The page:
Hmm, that's the longest rant I've written about a book in ages; my policy for the past several years is that if a book hasn't grabbed me by 30 pages in, life's too short to bother finishing it, so I must have been engaged on some level with the story before it started to enrage me. And thematically it ties in nicely with the evening's Smallville season premiere -- don't get me wrong, I'm very glad the show is back, but I wasn't all that happy with the episode, though for a few minutes the storyline sounded so much like one of the Christopher Reeve films that I expected Clark to learn to fly and make the world spin backward. Spoilers: I might have enjoyed that more than what we got -- I don't like that Tess and Lois both required saving and that Chloe put her sanity at risk over Oliver, though at least Clark put Lois before a street full of strangers, meaning he has the same weakness. I was willing to forgive that they brought back a Lex who wasn't Michael Rosenbaum, particularly Little Boy Lex, but even creepy older man Lex, until he wore out his welcome by rewriting first season history and asking us to buy that version of events -- after Clark first saved Lex, the clone says, something new had crept into Clark's heart: "Pride." I liked it much better when it was lust.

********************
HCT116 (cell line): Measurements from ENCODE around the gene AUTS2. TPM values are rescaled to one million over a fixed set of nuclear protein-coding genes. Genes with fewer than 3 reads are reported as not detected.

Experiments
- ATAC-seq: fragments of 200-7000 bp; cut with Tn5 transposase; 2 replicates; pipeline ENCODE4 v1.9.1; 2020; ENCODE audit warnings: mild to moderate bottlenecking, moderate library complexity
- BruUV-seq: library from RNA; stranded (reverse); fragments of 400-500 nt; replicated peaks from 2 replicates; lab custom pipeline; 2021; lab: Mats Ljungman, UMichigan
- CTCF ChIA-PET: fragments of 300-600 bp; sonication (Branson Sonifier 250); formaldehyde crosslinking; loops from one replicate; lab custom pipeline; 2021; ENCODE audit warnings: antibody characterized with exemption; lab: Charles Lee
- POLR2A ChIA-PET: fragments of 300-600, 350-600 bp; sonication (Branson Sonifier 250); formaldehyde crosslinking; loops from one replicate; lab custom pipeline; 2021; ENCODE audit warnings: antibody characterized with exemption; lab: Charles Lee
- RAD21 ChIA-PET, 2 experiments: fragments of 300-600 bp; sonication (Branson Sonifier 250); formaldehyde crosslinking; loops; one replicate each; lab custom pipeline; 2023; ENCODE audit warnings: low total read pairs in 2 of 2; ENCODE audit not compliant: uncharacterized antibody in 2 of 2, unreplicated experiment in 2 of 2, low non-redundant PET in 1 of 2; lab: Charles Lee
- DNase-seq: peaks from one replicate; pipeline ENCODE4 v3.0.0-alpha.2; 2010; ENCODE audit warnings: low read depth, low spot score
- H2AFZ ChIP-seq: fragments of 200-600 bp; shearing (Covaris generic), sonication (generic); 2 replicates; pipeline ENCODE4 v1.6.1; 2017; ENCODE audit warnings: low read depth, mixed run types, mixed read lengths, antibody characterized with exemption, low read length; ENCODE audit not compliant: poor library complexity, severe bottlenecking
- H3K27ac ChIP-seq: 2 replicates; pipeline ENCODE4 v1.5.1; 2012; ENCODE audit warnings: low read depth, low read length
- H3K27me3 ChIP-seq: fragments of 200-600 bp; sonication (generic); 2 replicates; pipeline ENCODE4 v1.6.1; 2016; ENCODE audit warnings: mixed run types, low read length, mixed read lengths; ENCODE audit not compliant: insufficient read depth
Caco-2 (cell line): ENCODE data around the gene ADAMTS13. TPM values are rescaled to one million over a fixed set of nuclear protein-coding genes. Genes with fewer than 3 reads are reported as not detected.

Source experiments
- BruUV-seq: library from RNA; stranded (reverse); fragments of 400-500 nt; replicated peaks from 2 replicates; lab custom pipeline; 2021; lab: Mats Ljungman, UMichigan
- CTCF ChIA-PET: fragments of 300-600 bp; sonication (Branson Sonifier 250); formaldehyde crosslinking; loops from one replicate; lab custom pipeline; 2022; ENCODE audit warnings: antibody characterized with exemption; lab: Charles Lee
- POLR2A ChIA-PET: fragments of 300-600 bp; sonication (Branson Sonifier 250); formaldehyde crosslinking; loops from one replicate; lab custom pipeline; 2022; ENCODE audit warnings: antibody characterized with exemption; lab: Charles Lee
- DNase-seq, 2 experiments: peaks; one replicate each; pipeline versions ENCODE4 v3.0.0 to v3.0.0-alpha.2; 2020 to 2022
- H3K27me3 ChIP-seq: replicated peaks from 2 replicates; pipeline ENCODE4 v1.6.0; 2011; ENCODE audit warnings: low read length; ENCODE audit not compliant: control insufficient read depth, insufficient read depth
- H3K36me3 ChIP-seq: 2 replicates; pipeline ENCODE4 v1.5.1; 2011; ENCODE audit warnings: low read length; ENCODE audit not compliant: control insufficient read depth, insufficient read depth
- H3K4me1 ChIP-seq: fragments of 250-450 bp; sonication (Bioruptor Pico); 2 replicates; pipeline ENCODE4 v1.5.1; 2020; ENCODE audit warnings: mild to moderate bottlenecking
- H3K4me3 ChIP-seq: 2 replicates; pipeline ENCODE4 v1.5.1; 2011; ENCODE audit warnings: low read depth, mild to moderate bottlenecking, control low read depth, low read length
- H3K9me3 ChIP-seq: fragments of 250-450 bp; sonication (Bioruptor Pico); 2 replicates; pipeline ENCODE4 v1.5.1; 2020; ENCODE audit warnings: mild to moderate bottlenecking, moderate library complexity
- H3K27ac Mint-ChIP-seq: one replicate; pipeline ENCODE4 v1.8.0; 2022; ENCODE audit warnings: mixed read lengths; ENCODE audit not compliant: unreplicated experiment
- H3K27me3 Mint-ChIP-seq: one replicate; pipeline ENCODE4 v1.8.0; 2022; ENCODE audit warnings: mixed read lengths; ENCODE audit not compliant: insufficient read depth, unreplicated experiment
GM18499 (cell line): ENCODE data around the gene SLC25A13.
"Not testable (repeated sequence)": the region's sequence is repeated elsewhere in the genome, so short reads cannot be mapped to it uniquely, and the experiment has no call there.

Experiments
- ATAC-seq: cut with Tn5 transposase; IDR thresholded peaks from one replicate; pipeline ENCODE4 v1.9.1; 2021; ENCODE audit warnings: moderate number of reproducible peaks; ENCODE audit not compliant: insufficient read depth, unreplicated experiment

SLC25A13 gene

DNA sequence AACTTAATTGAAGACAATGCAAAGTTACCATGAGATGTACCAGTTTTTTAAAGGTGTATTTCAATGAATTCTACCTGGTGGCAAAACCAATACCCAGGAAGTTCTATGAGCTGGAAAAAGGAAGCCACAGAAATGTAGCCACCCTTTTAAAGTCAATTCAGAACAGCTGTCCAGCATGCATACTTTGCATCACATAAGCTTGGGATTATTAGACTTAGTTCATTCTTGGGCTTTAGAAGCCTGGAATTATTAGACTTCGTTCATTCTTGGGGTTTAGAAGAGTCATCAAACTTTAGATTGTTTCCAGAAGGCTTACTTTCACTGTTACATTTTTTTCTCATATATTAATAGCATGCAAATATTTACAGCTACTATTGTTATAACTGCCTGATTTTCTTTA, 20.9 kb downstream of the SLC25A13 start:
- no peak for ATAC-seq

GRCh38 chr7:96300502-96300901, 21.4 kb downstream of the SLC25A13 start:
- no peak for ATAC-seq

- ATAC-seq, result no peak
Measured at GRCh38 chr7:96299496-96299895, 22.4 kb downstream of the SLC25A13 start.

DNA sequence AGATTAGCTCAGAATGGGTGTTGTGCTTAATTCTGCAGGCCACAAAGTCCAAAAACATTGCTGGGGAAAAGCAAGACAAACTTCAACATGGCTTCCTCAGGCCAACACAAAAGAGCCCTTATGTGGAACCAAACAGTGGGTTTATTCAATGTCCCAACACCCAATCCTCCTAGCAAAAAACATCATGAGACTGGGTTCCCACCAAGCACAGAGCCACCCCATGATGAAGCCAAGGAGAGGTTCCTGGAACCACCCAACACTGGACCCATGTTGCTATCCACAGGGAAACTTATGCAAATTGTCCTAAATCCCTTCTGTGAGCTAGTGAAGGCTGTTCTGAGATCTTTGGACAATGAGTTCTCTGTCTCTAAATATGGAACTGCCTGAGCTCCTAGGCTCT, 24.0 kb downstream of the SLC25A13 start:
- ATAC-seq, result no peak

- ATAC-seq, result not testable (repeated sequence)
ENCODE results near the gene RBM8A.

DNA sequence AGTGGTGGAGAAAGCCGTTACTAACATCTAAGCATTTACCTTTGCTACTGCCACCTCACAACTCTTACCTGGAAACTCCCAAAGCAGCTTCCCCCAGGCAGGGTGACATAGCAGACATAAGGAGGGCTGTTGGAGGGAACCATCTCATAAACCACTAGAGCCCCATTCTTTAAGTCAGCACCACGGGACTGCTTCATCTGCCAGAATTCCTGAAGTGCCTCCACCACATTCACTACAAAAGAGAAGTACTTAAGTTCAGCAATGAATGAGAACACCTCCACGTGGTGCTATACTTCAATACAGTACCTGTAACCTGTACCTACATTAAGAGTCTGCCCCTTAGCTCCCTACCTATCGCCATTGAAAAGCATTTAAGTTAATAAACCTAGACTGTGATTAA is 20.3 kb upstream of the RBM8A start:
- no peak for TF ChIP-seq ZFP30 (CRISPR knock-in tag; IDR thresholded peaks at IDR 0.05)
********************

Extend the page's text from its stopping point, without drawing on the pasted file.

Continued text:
Fannish5: Name five characters who would hate attending a family reunion.
1. Alan Shore, Boston Legal
2. Sirius Black, Harry Potter
3. Gary Ewing. Knots Landing
4. Ares, Xena
5. Ray Kowalski, Due South
The other significant event of my day was celebrating Daniel's birthday with my parents, who served us awesome Greek food -- Daniel had wanted gyros, which I don't eat, but I had falafel, spanakopita, tiropitakia, potatoes, and some kind of eggplant dip that was delicious -- plus a giant cookie birthday cake, which was also what Daniel wanted. We rewatched Jon Stewart's interview with King Abdullah on the rerun of last night's Daily Show because I thought it was excellent and really wanted the others to see it. After Smallville, Daniel wanted to watch some Monty Python -- he got Stewart's Earth and a Monty Python calendar as early birthday presents -- so that was our evening!
Daniel with my mom and his birthday cake.
And Daniel with us and his birthday cake.
A chipmunk at Penn State.
A lorikeet at the National Aviary.
Birds in the wetlands.
A hibiscus in North Carolina.
A bee at Longwood Gardens.
And goslings at Washingtonian, because, GOSLINGS.
Farewell Eddie Fisher. My mother used to sing "Oh My Papa" -- she lost her own father at a young age -- back when I was much too young to know who Elizabeth Taylor was. I'm not sure I knew who Eddie was either before I saw his daughter in Star Wars, but I will never forget the song.